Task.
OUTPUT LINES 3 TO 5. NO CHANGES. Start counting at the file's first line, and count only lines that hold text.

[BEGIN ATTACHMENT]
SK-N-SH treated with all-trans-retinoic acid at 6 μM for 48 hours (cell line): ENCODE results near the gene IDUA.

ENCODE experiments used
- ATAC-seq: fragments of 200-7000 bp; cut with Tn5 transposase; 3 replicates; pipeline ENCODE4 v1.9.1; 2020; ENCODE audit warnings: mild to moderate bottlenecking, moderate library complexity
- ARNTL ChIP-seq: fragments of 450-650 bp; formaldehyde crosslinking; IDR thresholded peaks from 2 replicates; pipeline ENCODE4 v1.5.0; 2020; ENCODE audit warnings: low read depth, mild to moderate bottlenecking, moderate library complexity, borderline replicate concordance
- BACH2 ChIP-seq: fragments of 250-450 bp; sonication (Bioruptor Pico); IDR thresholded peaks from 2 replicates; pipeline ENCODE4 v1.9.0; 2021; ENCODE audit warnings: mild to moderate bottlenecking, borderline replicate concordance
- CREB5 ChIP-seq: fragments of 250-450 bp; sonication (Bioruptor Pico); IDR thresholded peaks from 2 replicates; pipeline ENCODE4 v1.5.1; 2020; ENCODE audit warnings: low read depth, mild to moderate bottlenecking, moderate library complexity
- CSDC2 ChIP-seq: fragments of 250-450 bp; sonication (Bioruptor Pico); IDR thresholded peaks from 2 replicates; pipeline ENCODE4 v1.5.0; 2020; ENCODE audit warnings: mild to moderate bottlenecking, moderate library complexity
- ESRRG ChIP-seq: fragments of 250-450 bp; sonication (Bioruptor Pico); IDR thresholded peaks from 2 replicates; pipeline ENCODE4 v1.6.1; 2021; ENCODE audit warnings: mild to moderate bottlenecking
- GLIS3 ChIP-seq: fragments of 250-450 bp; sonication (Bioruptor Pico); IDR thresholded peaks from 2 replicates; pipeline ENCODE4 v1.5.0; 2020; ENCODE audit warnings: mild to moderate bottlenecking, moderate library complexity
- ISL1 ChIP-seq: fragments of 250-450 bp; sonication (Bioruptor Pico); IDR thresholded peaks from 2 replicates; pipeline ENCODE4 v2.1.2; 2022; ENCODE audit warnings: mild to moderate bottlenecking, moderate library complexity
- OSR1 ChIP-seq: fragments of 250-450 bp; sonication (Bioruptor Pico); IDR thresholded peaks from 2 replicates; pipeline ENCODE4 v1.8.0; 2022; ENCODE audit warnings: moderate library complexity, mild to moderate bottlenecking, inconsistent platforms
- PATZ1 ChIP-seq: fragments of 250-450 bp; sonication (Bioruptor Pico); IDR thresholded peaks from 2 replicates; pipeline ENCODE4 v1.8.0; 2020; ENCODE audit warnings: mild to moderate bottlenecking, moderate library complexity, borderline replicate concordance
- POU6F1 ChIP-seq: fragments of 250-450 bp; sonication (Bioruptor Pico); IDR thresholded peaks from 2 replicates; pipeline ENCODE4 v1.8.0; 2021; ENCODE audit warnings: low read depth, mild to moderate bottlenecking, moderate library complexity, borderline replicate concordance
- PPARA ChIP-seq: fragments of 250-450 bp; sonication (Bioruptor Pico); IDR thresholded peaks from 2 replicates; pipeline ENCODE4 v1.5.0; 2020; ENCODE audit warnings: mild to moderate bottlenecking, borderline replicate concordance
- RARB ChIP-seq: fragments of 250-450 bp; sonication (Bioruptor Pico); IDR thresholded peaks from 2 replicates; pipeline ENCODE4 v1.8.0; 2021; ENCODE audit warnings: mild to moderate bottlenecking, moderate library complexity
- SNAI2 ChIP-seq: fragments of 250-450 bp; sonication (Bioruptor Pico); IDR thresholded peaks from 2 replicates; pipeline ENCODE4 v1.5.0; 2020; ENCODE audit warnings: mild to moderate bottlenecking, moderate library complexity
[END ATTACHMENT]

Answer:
- ATAC-seq: fragments of 200-7000 bp; cut with Tn5 transposase; 3 replicates; pipeline ENCODE4 v1.9.1; 2020; ENCODE audit warnings: mild to moderate bottlenecking, moderate library complexity
- ARNTL ChIP-seq: fragments of 450-650 bp; formaldehyde crosslinking; IDR thresholded peaks from 2 replicates; pipeline ENCODE4 v1.5.0; 2020; ENCODE audit warnings: low read depth, mild to moderate bottlenecking, moderate library complexity, borderline replicate concordance
- BACH2 ChIP-seq: fragments of 250-450 bp; sonication (Bioruptor Pico); IDR thresholded peaks from 2 replicates; pipeline ENCODE4 v1.9.0; 2021; ENCODE audit warnings: mild to moderate bottlenecking, borderline replicate concordance